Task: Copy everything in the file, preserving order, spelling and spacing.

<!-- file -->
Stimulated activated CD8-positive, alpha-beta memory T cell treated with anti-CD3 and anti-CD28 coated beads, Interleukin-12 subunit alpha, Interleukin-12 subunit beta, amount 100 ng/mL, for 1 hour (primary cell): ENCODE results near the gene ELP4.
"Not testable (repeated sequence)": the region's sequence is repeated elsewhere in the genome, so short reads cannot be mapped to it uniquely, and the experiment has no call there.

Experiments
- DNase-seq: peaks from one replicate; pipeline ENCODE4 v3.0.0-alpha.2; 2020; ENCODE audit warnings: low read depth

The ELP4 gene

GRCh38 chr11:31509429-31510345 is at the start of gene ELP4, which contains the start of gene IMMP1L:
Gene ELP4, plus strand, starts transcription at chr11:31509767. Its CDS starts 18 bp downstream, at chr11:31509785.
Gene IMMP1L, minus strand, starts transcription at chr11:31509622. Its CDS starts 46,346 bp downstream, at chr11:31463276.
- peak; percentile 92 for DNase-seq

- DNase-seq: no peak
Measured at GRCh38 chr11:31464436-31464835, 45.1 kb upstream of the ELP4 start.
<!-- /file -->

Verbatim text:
Stimulated activated CD8-positive, alpha-beta memory T cell treated with anti-CD3 and anti-CD28 coated beads, Interleukin-12 subunit alpha, Interleukin-12 subunit beta, amount 100 ng/mL, for 1 hour (primary cell): ENCODE results near the gene ELP4.
"Not testable (repeated sequence)": the region's sequence is repeated elsewhere in the genome, so short reads cannot be mapped to it uniquely, and the experiment has no call there.

Experiments
- DNase-seq: peaks from one replicate; pipeline ENCODE4 v3.0.0-alpha.2; 2020; ENCODE audit warnings: low read depth

The ELP4 gene

GRCh38 chr11:31509429-31510345 is at the start of gene ELP4, which contains the start of gene IMMP1L:
Gene ELP4, plus strand, starts transcription at chr11:31509767. Its CDS starts 18 bp downstream, at chr11:31509785.
Gene IMMP1L, minus strand, starts transcription at chr11:31509622. Its CDS starts 46,346 bp downstream, at chr11:31463276.
- peak; percentile 92 for DNase-seq

- DNase-seq: no peak
Measured at GRCh38 chr11:31464436-31464835, 45.1 kb upstream of the ELP4 start.